Mary Harris Jones


Mary Harris Jones

She looked like a short, plump grandmother. But some politicians called her the most dangerous woman in America. "I'm not a humanitarian," she said. "I'm a hell-raiser!" Actually, she was both.

Mary Harris Jones came from a family of agitators. She was born in Ireland, in 1830. Her grandfather was hung as an Irish freedom fighter. Her father took his family and fled to Toronto, Canada, when Mary was just a child. Mary trained as a teacher and taught for a short time in a Michigan convent school. She moved to Chicago, where she earned her living as a dressmaker. She said, "I preferred sewing to bossing little children."

In 1861, Mary Harris married George E. Jones, a union organizer. Tragedy struck when Mary's husband and four sons all died within one week of each other in the yellow fever epidemic of 1867. Mary Jones went to Chicago to make a new life for herself. Once more a tragedy occurred. The great Chicago fire of 1871 totally destroyed her dressmaker shop and everything she owned.

When she had to start over yet another time, she resolved to do something more important than making dresses. Jones had seen the poor on the streets of Chicago from the windows of the mansions of the wealthy for whom she sewed. No one seemed to care for them. She began to attend meetings of the newly formed Knights of Labor. She dedicated herself to America's workers.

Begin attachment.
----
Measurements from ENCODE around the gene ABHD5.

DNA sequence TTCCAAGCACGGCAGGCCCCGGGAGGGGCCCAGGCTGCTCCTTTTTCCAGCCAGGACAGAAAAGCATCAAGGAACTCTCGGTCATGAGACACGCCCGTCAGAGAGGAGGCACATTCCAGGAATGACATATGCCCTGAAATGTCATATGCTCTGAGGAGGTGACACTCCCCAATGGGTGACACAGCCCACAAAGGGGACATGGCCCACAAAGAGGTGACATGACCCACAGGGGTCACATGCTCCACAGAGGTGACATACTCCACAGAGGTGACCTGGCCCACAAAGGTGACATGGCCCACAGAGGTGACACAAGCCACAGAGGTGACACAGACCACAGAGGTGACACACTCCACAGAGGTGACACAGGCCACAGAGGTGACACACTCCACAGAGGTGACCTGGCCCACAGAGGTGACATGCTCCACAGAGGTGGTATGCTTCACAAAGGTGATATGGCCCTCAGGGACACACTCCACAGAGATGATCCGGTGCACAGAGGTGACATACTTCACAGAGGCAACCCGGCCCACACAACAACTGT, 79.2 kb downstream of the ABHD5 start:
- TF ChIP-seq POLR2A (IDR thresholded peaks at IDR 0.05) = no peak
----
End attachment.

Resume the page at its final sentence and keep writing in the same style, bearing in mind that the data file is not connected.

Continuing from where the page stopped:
To help the labor movement, Jones traveled all over the country wherever labor trouble was brewing. She lived with the laborers in tents or shanties near the mines and mills. Jones adopted America's workers as her family. They called her "Mother Jones." When asked where she lived, she replied: "Well, wherever there is a fight."

Mother Jones organized workers who endured nightmare conditions in mines, mills, and factories, for starvation wages. She seemed to be present at every milestone or crushing defeat in the laborers' struggle. On some occasions, her work landed her in jail.

She never stopped crusading for the rights of laborers. During her final public appearance, at a reception for her hundredth birthday on May 1, 1930, Mother Jones made a fiery speech captured by the motion picture camera. Seven months later, Mary Jones died and was buried in the Union Miners Cemetery. Her epitaph reads, "Pray for the dead, and fight like hell for the living," which is exactly what she did all her life.



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